# Let $I$ be an ideal of nilpotent elements. Show that if $a$ maps to a unit in $A/I$, then $a$ is a unit in $A$.

This is the same as this question, though a solution was never given, and my approach is different than the hint.

It's also the first exercise in Commutative Ring Theory by Matsumura.

Let $$A$$ be a (commutative) ring and $$I \subset \operatorname{nil}(A)$$ an ideal made up of nilpotent elements; if $$a\in A$$ maps to a unit of $$A/I$$ then $$a$$ is a unit of $$A$$.

Attempt:

Since $$a$$ maps to a unit in $$A/I$$, we have that for $$a+I$$ there exists some coset $$a'+I$$ such that $$(a+I)(a'+I)=1+I$$. By coset multiplication, we have $$(aa')+I=1+I$$, which implies that $$aa'= 1+i$$ for some $$i\in I$$. Since $$i$$ is nilpotent, there exists $$n>0$$ such that $$i^n=0$$. If $$i=0$$, we are done. Otherwise, we have that $$n \geq 2$$ so we can do the following:

\begin{align*} aa' &= 1+ i\\ aa'i^{n-1}&=(1+i)i^{n-1}\\ aa'i^{n-1} &= i^{n-1}+0\\ aa'i^{n-1} &= i^{n-1}\\ aa' &= 1, \end{align*}

showing that $$a$$ is indeed a unit in $$A$$.

Is this correct?

P.S. I would guess that there is an easier method, but I wanted to try to proceed directly from the definition and work with cosets in the quotient ring.

• How did you deduce $aa'=1$ in the last step? Remember, in a ring you can't in general divide by elements. Also, note that your solution can't be correct, because it would actually tell us that any representative of the coset $(a+I)^{-1}$ is an inverse of $a$, which can't be true, because an inverse is unique.
– Mark
Commented Feb 10, 2023 at 19:42
• @Mark In my head I multiplied both sides by $i^{-(n-1)}$, but now I see that doesn't work. Commented Feb 10, 2023 at 20:39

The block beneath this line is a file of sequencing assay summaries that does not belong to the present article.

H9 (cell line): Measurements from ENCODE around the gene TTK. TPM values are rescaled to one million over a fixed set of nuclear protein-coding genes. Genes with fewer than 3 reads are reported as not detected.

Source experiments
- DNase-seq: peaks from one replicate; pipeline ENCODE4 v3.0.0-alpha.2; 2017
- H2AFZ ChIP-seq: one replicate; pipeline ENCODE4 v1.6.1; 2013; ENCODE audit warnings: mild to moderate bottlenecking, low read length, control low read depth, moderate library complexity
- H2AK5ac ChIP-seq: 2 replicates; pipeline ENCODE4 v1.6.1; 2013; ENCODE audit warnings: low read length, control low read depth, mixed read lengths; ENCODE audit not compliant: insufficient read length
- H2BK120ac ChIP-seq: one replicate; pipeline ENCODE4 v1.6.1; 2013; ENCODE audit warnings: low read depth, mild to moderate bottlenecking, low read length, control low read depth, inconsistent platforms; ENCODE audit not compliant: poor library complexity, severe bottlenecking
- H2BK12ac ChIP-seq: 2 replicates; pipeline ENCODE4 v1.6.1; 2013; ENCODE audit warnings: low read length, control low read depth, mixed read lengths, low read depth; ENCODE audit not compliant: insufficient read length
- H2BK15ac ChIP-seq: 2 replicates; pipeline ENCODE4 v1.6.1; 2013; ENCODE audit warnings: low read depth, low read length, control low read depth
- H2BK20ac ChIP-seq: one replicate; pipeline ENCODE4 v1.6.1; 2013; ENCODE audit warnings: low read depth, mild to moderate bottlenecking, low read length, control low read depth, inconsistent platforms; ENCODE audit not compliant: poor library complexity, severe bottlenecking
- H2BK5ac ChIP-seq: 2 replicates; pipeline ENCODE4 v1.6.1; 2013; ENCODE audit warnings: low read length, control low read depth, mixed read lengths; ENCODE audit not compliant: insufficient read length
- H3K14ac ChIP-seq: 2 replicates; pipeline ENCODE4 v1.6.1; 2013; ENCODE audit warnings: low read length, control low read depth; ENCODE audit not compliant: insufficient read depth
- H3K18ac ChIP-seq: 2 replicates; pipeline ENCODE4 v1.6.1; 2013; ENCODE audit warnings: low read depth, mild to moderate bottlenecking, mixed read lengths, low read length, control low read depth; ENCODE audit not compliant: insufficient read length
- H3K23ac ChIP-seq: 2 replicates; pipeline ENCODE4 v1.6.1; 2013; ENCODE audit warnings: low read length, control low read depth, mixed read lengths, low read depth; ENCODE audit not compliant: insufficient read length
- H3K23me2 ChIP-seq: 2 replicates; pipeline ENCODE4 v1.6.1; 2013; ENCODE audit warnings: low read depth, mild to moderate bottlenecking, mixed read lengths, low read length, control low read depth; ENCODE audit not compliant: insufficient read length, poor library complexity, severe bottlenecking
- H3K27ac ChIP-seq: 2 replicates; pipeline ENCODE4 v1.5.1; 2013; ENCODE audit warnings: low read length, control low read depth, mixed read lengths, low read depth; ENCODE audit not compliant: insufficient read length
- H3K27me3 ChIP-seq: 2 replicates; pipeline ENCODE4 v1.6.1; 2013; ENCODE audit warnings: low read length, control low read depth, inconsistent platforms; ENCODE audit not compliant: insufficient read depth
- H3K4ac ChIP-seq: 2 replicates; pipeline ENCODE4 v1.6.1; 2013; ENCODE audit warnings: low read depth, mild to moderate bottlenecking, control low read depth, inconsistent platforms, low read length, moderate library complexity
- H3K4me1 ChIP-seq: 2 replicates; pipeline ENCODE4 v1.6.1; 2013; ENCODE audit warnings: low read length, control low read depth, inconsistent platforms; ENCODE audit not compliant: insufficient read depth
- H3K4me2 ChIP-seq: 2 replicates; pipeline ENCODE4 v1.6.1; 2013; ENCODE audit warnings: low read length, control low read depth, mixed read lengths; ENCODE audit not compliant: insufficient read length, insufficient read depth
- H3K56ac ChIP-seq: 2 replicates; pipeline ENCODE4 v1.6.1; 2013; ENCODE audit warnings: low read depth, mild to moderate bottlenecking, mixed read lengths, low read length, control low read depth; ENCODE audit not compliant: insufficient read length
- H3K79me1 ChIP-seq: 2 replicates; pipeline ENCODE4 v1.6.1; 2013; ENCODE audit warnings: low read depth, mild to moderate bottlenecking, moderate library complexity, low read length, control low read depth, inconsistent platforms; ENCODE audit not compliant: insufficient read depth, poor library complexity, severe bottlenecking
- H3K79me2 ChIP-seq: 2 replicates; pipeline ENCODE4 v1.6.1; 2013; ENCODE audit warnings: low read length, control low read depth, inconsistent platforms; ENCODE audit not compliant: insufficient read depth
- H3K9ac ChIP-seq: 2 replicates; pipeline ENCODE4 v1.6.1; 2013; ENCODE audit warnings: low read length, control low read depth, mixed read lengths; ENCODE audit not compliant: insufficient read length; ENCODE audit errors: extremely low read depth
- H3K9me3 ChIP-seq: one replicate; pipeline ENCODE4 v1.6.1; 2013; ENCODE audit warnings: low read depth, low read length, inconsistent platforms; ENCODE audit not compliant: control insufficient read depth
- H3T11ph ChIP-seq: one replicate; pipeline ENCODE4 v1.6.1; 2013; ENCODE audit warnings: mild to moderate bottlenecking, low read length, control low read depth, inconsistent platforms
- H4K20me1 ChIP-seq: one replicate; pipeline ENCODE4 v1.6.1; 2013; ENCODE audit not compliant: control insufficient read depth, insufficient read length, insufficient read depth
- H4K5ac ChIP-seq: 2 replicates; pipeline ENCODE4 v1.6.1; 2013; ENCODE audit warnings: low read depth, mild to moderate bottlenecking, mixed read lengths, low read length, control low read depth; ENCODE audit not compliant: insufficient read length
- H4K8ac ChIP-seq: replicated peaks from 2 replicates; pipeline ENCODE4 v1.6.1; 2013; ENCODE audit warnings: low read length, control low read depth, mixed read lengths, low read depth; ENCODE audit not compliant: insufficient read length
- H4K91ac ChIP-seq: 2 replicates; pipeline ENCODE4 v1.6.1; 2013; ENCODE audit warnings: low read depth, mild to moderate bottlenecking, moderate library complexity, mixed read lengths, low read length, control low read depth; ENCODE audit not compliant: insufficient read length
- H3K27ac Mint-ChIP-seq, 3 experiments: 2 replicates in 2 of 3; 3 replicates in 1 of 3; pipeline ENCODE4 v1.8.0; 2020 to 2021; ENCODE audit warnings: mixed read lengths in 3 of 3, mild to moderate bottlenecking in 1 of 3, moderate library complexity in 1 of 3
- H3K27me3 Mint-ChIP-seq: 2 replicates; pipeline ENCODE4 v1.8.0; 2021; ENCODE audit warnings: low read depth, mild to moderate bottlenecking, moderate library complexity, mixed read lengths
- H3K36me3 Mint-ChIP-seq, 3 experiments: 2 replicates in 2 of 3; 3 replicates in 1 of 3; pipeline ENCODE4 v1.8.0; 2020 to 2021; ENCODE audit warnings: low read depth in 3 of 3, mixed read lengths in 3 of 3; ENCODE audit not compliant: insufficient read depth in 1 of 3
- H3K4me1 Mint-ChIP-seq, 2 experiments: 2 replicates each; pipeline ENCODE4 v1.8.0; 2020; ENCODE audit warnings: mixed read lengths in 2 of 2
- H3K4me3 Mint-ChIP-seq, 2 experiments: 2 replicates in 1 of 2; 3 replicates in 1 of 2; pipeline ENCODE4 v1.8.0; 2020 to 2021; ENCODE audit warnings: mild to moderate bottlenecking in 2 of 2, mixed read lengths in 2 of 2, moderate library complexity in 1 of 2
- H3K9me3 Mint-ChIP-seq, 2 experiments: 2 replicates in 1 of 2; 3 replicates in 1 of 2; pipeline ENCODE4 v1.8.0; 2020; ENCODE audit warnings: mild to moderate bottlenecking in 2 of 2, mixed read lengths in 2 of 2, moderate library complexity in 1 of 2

\begin{align*} aa' &=1+i\\ aa'-1&=i\\ (aa'-1)^n&=i^n\\ (aa'-1)^n&=0\\ \sum_{k=0}^n {n\choose k}(aa')^k(-1)^{n-k}&=0\\ a\left(\sum_{k=1}^n {n\choose k}a^{k-1}a'^k(-1)^{n-k}\right)&=(-1)^{n+1}\\ a\left(\sum_{k=1}^n {n\choose k}a^{k-1}a'^k(-1)^{1-k}\right)&=1 \end{align*}

Since the Jacobson radical contains every nil ideal, every element of $$I$$ is quasiregular.

So, if $$ab\equiv 1\mod I$$, it amounts to $$ab-1=i$$ for some $$i\in I$$. By quasiregularity $$i+1=ab$$ is invertible in $$R$$. The same can be said for $$ba$$ and then you can conclude that $$a$$ is invertible in $$R$$ too.

If you want something a little concrete with how nilpotence is connected, the question about why $$1-x$$ is a unit if $$x$$ is nilpotent is one of the most-asked questions in the ring-theory tag! You can use this instead of quasiregularity to see why $$ab$$ is a unit.

• The question is about commutative rings.
– Mark
Commented Feb 10, 2023 at 19:54
• @Mark This proof includes commutative rings so... ? (Maybe I should mention that I like giving proofs that apply even if the ring isn't commutative, if they are available.) Commented Feb 10, 2023 at 20:01
• Anyway, this answer is correct, though maybe goes a bit too far. In the last sentence OP asked for a proof using just the definitions. (otherwise, in the commutative case you can also easily prove it using prime ideals)
– Mark
Commented Feb 10, 2023 at 20:05
• @Mark I'm willing to include a link to the reason why 1+nilpotent is a unit because it's been beaten to death on math.se over the years. It seems like the simplest analogue. Commented Feb 10, 2023 at 20:19